The General Assembly is meeting in special session today in Springfield for another look at the issue of redistricting maps following the 2020 census.
One area lawmaker says the process has been rushed and the review and any subsequent changes to the legislative district maps amounts to gerrymandering by state democrats.
87th District State Representative Tim Butler of Springfield, joined WLDS’s Gary Scott for the AM Conversation this morning. Butler attended the five hearings held over the last four days in Chicago, Collinsville, Peoria, and Aurora, and he says many Democrat lawmakers did not attend and most were virtual.
He says he feels that the late notice given about the hearings lead to little if any engagement by the public.
“It really underscores what a lot of the advocacy groups have talked about, in that doing these with little notice at odd times across the state and so on really discourages the public from participating in such an important thing. These are the maps that will determine who your representatives will be, who your legislators will be for the next ten years. It’s really unconscionable the way that the Democrats have handled this. I mean, really in my mind, they’ve gone out of their way to try and exclude the public from participation.”
State Democrats drew a new map during the Spring legislative session on the basis of 2019 American Community Surveys statistics rather than the 2020 decennial census information, which was released earlier this month.
According to an analysis done by the GOP, the Democrats proposed House districts have a population range of 29.88%, which is three times the allowable limit allowed by federal law made by the U.S. Supreme Court in equal representation rulings in 1975 and 2016.
Republicans and the Mexican American Legal Defense Fund sued shortly after the maps were signed into law by Governor J.B. Pritzker saying they violated the 1-person, 1-vote provisions in the U.S. Constitution.
Republicans called for the maps to be declared void and shift the responsibility to a bipartisan committee, however, those efforts were rejected by U.S. District Judge Robert Dow last week. Butler says he believes the current partisan process is not how the public wants the process to be handled.
“They wanted more transparency. They really don’t want politicians drawing the maps behind closed doors which is what’s going on right now. Yesterday the Democrats unveiled their new, quote-unquote, revised map in mid-afternoon, scheduled a hearing for six pm last night on the new maps so people didn’t have hardly anytime to digest it, and now supposedly we are voting on these new maps today. We have another hearing scheduled for ten am today that hasn’t even been posted yet for people to allow to submit witness slips or anything like that. It’s just a process I think that people really shake their head at that wonder why this is how we do it, and I think people rightly know that we can do better.”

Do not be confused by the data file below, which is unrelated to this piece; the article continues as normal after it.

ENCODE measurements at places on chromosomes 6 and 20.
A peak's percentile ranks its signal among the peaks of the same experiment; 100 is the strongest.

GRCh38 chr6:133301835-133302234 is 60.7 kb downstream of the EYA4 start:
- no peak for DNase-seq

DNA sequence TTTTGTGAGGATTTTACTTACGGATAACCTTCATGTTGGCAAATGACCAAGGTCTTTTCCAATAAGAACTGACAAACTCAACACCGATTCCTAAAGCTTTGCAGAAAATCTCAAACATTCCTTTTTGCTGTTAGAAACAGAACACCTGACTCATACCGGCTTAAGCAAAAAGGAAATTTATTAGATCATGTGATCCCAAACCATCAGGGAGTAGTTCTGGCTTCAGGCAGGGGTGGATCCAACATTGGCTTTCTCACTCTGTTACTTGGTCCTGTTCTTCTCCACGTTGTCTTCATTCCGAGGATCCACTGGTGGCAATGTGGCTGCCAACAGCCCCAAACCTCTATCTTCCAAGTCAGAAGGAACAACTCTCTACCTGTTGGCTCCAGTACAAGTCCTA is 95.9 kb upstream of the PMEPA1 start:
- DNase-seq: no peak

Judge Dow also rejected Democratic attempts to throw out the case entirely saying that the lawsuit is slated to be heard before a 3-judge panel on September 1st. Dow warned Democrats that they should address concerns about undercounted minority populations when they convene today to update their map with census figures.
Butler says across the board and especially downstate, Republican-held districts get carved up while Democratic-held districts remain largely intact.
“In the Jacksonville area, Representative Davidsmeyer got drawn into a district with Representative Randy Frese from Adams County. And my district, in what was unveiled yesterday, contains much of the City of Springfield, Rochester, Chatham, goes southeast into Christian County and then east a little bit into Macon County. It completely flips around from the current district that I represent, the 87th District that goes north out of Springfield and includes all of Logan, all of Menard, and a large chunk of Tazewell County as well. That’s the other thing that I think people are really frustrated with.”
The General Assembly is meeting today, and according to a report by Capitol Fax later this morning, a new version of the district map with more tweaks has already been released.